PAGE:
January 5, 2015 – “Rule changes aimed at helping New Jersey lawyers fulfill their annual pro bono obligations kicked in at the start of the new year.  The changes were proposed in 2012 by the New Jersey State Bar Association’s Pro Bono Task Force and adopted by the state Supreme Court last July, but had a delayed effective date of Jan. 1.  New Jersey has a unique system of mandatory court-appointed pro bono service, but lawyers can claim an exemption from it by doing at least 25 hours of pro bono work for a qualifying organization in the preceding year. It is known as Exemption 88.”  “New Rule 1:21-12 for the first time sets forth the exemption in the form of a single rule, stating that lawyers who certify to 25 hours of voluntary qualifying pro bono service in the prior year are exempt from court-appointed service under Madden. The other new rule, Rule 1:21-11, defines what constitutes ‘qualifying pro bono service’ for purposes of satisfying the obligation and requires certification of the programs through which lawyers provide such service.”  More information can be found on the Court’s website.  (The New Jersey Law Journal) (free subscription required)

January 8, 2015 – “Military veterans in Central New York will have access to free legal help through a new, year-round legal clinic opening today at Syracuse University’s College of  Law.  The Veterans Legal Clinic opens today at SU’s Dineen Hall. It will specialize in work involving the Department of Veterans Affairs such as appeals of adverse VA decisions and attempted  upgrades of military discharges.  Tom Caruso and Josh Keefe, both of whom graduated from SU’s College of Law and SU’s Maxwell School this year, helped create the clinic.  Each is returning to active duty as a judge advocate  – Caruso for the U.S. Navy, Keefe for the Marine Corps.”  (The Post-Standard)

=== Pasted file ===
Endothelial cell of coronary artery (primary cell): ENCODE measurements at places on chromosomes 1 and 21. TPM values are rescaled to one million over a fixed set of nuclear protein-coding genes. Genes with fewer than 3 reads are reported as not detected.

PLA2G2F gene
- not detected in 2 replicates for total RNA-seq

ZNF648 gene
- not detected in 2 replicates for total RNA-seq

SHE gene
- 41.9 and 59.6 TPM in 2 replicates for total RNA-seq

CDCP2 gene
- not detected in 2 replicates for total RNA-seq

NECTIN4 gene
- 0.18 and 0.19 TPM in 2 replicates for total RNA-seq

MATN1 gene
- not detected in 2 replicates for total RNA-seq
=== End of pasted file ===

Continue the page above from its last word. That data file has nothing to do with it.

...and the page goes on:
Spotlight on Outstanding Public Servants: As law firms continue to expand their services globally, so too have their pro bono programs, with lawyers volunteering in 2014 to help with immigration matters, natural disaster relief and human trafficking cases. Last year also brought plenty of pro bono opportunities stateside. Attorneys devoted their time to gun control cases, voter identification laws, free speech issues, abortion rights and same-sex marriage cases.  Here is the National Law Journal’s list of the top 10 firms that made exemplary contributions to access to justice.

  • Arnold & Porter
  • Chadborne & Parke
  • Crowell & Moring
  • Farella Braun + Martel
  • Jenner & Block
  • Kirkland & Ellis
  • Morrison & Foerster
  • Orrick, Herrington & Sutcliffe
  • Reed Smith
  • Sidley Austin

Read about their great work.  (National Law Journal)

Super Music Bonus!